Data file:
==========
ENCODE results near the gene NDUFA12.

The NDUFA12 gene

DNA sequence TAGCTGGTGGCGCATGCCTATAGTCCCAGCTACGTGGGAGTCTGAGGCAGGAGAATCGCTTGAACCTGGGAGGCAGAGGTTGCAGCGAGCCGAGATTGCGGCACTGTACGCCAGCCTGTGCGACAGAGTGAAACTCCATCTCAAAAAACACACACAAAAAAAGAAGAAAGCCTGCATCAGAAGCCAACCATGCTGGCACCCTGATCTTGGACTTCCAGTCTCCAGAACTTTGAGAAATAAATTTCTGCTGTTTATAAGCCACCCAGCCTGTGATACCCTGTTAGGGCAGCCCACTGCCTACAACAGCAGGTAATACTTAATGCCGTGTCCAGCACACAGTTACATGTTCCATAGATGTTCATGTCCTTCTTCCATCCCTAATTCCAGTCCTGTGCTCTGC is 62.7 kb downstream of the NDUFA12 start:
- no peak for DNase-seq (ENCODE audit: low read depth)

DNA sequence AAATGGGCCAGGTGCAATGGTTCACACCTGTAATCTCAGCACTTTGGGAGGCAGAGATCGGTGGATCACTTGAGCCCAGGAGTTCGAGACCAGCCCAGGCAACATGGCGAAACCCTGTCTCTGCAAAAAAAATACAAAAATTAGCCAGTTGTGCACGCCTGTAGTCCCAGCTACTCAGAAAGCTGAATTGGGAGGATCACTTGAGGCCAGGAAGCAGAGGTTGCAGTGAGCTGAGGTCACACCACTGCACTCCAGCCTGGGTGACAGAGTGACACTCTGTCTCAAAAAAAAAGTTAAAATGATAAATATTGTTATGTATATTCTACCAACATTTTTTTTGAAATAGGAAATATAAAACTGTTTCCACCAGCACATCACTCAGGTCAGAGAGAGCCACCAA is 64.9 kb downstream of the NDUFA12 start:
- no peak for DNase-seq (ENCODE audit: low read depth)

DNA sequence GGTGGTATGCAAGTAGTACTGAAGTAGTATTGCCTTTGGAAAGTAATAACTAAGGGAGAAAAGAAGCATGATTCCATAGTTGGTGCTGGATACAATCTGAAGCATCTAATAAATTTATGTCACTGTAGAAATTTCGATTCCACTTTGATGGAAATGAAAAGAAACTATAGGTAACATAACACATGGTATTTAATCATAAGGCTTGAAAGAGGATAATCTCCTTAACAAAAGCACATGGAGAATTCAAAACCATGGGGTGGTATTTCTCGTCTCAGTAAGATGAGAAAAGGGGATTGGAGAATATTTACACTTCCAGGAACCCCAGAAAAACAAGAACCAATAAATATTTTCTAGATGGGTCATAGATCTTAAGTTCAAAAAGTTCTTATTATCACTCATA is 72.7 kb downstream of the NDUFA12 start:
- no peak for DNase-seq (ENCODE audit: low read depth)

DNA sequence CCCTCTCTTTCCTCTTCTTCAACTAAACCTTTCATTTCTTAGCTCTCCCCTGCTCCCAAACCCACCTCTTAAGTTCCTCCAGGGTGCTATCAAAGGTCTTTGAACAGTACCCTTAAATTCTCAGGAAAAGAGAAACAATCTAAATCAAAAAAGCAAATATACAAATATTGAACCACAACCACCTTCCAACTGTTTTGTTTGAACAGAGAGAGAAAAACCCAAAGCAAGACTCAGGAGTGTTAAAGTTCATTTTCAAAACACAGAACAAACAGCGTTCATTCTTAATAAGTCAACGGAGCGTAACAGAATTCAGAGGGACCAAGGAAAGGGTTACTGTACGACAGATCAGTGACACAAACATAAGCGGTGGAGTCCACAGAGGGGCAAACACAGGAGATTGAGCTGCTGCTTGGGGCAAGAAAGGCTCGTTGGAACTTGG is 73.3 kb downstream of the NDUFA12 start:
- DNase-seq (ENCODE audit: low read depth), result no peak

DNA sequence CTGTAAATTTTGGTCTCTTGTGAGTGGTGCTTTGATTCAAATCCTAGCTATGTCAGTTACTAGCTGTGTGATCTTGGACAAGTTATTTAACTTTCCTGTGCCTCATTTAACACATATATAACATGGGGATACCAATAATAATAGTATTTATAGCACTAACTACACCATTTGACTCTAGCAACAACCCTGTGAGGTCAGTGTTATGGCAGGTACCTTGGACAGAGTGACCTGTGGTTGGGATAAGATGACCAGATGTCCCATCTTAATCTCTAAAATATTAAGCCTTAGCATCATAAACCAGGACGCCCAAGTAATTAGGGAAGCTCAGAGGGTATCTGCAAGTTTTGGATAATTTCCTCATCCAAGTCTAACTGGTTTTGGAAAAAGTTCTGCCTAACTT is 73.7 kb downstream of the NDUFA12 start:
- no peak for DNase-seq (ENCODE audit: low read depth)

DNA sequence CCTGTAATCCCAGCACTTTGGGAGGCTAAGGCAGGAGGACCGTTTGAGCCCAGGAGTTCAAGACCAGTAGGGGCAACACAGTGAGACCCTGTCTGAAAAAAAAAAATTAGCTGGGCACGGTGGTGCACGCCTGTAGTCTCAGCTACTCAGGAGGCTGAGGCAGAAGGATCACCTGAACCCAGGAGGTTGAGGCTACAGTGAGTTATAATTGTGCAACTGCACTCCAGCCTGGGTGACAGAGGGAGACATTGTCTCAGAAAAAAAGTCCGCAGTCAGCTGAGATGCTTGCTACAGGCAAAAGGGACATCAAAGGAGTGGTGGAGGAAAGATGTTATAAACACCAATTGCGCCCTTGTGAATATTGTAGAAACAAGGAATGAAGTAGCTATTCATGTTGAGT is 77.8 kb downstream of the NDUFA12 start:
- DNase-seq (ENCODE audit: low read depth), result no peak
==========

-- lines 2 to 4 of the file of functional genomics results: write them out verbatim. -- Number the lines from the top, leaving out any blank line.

The NDUFA12 gene

DNA sequence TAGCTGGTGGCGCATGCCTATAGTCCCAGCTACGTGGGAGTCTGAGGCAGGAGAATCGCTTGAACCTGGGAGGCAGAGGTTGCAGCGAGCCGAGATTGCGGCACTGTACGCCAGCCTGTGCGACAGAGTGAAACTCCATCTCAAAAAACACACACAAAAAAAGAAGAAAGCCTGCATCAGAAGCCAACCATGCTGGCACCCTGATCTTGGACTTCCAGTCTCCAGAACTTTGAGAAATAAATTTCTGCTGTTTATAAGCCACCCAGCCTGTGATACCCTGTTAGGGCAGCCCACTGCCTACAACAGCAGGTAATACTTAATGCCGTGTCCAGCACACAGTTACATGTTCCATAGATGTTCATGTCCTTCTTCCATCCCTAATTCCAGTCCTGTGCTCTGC is 62.7 kb downstream of the NDUFA12 start:
- no peak for DNase-seq (ENCODE audit: low read depth)